In the early stages of the project, working within a set of guidelines, students negotiate the written form of assessment with their supervising tutor and also negotiate the learning outcomes. These outcomes are discussed with and approved by individual supervisors and referred to in the marking and assessment of the project. As a final assessment, students present their findings in the form of a written project offering a full account of their research; this might usefully be backed-up by relevant artefacts, images, exhibition catalogues and so on. In 2008-2009 projects included a study of the representations of domestic servants in nineteenth-century literature and journalism; an illustrated and annotated portfolio on attitudes to fashion and dress in Victorian periodicals; a study of courtship etiquette in the Victorian period; and a report on the ‘Corset Controversy’ and cultural and literary responses to the same. The latter project consisted of a chronicle of the material production of corsets from the early nineteenth century onwards as well as an analysis of medical reporting on the corset and what this reveals about literary and cultural discourses of the female body in the nineteenth century. The second part of the assessment takes the form of a mini-conference in which students present the findings of their research to their peers and to members of staff supervising projects on the module. As well as outlining their key lines of inquiry and surveying their findings, students present a reflective account of the research methods used and skills gained or honed. This latter dimension of the project links directly the potential of research-based learning of this kind to underpin personal development planning, and to do so in ways that are meaningful to the subject.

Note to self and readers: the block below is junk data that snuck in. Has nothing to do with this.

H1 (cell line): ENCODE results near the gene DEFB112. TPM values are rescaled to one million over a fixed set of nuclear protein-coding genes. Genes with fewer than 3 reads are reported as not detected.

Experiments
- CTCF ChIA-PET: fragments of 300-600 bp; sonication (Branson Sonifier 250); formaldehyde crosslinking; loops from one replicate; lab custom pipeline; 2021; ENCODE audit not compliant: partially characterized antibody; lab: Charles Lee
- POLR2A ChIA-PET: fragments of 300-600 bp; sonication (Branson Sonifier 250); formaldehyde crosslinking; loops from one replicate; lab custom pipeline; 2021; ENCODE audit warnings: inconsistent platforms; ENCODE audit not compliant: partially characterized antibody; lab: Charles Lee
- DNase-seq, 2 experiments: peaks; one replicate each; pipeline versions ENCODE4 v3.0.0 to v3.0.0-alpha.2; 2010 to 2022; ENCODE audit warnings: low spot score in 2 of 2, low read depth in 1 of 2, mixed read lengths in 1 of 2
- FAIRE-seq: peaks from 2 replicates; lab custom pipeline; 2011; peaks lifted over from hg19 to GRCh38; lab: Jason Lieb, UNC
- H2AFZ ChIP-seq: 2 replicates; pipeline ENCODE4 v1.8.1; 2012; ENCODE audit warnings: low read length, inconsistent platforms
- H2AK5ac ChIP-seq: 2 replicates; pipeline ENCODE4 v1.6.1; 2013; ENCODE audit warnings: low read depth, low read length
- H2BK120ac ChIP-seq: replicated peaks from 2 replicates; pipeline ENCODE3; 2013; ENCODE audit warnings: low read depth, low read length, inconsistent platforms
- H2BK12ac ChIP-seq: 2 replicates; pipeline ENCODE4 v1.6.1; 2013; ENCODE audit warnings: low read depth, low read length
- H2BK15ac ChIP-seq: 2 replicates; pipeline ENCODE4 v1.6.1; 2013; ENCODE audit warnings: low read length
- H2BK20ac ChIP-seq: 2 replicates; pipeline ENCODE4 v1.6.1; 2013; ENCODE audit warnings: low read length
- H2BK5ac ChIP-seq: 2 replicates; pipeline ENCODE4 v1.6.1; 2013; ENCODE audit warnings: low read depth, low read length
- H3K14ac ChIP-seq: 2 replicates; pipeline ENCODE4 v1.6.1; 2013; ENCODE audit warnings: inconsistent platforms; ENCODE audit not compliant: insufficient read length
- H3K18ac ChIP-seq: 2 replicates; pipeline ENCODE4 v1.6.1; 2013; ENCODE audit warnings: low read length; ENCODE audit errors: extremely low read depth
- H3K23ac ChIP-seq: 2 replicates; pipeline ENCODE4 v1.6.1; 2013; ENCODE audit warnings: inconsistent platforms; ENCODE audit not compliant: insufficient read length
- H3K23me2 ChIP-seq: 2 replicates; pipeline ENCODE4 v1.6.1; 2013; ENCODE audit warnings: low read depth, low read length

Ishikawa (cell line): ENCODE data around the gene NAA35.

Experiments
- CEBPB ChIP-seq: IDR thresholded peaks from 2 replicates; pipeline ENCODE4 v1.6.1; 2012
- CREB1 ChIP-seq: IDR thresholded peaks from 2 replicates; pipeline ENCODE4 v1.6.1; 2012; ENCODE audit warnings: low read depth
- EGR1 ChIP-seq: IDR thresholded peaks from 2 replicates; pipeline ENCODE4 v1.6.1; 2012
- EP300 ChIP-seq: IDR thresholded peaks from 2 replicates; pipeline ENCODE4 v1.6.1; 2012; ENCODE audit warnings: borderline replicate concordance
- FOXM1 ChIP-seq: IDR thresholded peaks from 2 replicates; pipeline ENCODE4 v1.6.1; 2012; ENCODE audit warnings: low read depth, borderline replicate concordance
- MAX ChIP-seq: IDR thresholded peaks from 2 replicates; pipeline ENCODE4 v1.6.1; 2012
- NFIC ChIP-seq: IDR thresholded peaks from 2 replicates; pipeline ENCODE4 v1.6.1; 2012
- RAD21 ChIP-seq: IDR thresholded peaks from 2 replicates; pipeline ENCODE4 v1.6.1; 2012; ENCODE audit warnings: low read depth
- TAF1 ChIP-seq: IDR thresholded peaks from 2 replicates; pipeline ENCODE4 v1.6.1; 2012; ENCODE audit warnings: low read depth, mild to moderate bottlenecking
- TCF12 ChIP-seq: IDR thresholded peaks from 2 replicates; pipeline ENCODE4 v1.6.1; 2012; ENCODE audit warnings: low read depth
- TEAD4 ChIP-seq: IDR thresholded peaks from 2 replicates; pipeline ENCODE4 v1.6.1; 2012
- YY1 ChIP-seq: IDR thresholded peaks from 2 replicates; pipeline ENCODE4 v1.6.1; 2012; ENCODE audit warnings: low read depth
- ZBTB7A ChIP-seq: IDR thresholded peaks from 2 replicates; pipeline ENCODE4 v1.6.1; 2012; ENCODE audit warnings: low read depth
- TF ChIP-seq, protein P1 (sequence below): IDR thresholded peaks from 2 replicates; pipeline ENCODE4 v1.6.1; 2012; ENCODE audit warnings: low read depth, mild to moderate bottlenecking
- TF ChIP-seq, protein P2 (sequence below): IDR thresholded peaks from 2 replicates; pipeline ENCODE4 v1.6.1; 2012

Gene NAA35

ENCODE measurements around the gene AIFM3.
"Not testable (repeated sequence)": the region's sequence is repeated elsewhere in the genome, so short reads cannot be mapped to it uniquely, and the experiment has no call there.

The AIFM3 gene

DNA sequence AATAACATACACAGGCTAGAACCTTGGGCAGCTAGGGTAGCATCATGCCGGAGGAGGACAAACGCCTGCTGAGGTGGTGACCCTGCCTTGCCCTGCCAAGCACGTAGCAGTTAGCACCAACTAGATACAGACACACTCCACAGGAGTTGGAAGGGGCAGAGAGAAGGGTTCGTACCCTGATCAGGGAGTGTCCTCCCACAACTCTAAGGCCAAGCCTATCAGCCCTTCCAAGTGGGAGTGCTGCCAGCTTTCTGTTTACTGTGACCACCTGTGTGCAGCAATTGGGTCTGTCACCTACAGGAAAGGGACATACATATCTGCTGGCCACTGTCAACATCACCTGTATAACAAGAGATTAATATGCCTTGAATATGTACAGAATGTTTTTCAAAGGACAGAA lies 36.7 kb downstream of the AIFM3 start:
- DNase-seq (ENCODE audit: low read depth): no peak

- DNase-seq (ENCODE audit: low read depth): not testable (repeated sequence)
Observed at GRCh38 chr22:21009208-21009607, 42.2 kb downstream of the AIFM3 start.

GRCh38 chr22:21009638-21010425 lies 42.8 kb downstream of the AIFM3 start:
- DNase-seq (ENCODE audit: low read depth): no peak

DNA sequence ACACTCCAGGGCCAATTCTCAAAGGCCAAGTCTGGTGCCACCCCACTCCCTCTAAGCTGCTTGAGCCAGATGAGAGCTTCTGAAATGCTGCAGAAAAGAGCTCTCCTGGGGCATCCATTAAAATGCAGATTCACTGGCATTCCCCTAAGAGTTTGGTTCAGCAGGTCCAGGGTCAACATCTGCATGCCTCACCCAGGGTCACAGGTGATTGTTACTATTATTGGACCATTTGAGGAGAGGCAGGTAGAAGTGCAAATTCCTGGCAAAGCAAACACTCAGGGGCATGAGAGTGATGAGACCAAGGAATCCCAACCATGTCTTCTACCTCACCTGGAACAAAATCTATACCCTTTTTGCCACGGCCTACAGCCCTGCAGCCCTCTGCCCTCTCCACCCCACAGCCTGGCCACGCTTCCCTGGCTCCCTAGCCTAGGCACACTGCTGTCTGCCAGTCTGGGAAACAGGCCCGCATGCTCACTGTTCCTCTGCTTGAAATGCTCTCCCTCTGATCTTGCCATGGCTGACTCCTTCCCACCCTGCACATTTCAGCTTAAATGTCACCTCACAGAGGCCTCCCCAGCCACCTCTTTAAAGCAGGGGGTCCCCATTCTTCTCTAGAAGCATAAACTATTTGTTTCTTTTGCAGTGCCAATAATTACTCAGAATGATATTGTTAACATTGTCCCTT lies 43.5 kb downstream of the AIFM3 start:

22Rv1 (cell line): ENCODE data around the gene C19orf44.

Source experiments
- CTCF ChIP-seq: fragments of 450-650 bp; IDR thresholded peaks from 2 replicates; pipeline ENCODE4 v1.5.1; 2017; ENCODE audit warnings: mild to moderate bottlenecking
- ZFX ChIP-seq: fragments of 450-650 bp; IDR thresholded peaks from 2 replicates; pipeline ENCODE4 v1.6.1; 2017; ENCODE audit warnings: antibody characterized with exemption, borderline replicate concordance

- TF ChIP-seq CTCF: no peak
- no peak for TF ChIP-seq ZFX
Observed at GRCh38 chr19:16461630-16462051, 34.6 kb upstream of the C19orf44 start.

Conclusions